Chess Great - Akiba Rubinstein (Intro)


A friend of mine has perked my interest in several different players, one of whom is Akiba Kiwelowicz Rubinstein. The following is just some research that I have found and as you know I like to share what I find.



Akiba Kiwelowicz Rubinstein was a famous Polish chess Grandmaster at the beginning of the 20th century.



He was Jewish, and his family planned for him to become a rabbi, yet he did not finish his studies and chose to devote himself to chess entirely. The decision came in 1903 after he won fifth place at a tournament in Kiev. He had been training with the strong master Gersz Salwe and playing frequently against him.

Rubinstein flourished especially from 1907 to 1912. Beginning from his win at Karlovy Vary in 1907, through a shared win at St. Petersburg in the same year, he culminated it in a record string of wins in 1912. He won five consecutive major tournaments that year: San Sebastian, PiešÅ¥any, Breslau (the German championship), Warsaw and Vilnius (although none of these events included Lasker or Capablanca). Some believe that he was better than world champion Emanuel Lasker at this time. Ratings from Chessmetrics support this conclusion, placing him as world #1 between mid 1912 and mid 1914. Reuben Fine, on the other hand, believed he was not quite as strong as Lasker, and was also eclipsed by José Raúl Capablanca after 1911.

At the time when it was common for the reigning world champion to handpick his challengers, Rubinstein was never given a chance to play Lasker for the world chess championship because he was unable to raise enough money to meet Lasker's financial demands. His plans were damaged by a poor showing at the St. Petersburg in 1914 (not placing in the top five). A match with Lasker was arranged for October 1914, but it never took place because of the outbreak of World War I.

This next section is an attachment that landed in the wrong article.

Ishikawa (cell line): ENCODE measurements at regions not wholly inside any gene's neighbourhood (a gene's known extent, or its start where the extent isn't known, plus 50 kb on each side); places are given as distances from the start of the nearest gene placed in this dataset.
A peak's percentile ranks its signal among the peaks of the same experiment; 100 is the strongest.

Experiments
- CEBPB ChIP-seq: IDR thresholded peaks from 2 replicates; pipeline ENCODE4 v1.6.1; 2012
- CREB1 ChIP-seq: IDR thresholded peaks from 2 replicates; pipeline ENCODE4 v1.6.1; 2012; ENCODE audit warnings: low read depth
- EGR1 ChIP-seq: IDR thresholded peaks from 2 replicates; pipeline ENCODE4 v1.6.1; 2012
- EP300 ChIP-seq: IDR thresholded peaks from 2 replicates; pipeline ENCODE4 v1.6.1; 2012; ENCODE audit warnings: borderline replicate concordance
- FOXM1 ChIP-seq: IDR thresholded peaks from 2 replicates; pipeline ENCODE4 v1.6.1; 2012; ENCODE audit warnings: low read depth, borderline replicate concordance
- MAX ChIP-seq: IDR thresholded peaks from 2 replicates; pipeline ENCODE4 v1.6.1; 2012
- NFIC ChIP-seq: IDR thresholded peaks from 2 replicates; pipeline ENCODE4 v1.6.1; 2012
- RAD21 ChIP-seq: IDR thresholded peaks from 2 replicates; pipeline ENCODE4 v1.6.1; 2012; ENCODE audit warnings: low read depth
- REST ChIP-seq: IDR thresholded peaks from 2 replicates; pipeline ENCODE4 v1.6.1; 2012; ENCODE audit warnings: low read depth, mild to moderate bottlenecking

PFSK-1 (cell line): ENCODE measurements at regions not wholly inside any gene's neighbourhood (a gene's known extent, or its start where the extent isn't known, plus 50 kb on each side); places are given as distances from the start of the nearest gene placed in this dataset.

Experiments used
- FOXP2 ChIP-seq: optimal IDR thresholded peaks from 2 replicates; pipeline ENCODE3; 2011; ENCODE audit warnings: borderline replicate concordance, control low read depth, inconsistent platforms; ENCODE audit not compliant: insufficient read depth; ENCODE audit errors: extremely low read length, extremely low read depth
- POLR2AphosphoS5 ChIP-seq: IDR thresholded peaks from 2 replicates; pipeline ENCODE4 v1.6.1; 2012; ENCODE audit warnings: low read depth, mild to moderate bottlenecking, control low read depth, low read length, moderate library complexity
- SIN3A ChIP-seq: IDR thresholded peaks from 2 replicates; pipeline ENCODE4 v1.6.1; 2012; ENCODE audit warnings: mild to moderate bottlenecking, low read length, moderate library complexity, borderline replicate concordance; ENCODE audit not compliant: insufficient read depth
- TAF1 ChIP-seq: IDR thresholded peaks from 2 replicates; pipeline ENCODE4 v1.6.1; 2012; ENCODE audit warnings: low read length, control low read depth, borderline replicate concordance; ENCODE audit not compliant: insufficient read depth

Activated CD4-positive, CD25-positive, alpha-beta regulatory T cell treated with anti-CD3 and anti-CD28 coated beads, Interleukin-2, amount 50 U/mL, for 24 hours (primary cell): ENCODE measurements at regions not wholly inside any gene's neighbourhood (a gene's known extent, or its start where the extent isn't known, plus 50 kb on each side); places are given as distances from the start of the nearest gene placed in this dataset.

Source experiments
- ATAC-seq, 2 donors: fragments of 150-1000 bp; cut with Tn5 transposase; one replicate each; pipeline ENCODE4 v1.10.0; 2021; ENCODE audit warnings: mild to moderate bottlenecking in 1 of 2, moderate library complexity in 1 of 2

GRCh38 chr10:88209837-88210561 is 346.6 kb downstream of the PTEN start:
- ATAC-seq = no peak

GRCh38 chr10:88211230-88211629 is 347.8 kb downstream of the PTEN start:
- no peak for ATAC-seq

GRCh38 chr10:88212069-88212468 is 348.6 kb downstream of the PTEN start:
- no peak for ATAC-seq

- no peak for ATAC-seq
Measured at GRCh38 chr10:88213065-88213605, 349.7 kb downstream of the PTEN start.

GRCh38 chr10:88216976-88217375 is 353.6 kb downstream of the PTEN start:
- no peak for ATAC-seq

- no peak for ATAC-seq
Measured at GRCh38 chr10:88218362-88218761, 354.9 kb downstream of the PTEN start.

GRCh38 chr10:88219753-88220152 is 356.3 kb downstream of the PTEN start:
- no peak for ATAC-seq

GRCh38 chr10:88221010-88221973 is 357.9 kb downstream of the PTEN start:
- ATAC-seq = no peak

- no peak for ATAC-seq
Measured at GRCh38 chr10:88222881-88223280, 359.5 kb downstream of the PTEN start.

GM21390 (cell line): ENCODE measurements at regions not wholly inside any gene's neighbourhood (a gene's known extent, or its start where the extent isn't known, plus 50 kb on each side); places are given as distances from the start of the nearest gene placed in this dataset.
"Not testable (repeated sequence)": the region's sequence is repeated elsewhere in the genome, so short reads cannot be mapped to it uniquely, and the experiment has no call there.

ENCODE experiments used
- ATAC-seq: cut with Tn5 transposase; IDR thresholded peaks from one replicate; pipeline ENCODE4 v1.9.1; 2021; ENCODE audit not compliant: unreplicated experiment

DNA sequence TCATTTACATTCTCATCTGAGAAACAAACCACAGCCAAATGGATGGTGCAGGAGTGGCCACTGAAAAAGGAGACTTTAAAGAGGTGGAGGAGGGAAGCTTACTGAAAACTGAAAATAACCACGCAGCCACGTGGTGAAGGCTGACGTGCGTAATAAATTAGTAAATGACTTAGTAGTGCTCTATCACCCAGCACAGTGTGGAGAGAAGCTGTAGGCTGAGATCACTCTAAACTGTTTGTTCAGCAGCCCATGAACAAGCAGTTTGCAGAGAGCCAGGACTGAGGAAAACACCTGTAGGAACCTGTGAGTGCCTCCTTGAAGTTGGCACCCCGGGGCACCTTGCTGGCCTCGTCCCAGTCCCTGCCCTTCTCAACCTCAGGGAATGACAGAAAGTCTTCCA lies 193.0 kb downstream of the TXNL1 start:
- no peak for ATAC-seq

After the war Rubinstein was still an elite grandmaster, but his results lacked their previous formidable consistency. Nevertheless, he won at Vienna in 1922, ahead of future world champion Alexander Alekhine, and was the leader of the Polish team that won the Chess Olympiad at Hamburg in 1930 with a superb record of thirteen wins and four draws. A year later he won an Olympic silver.

After 1932 he withdrew from tournament play, mostly because his schizophrenic tendencies became prevalent; he was suffering from anthropophobia, a fear of people and society. Although he lived for almost 30 years afterwards, he left behind no literary heritage like the other great grandmasters, which may be attributed to his mental problems.

During World War II when the Nazis eventually arrived to haul the aged Jewish grandmaster from his asylum to the death camps, he was so patently insane that they abandoned the attempt.


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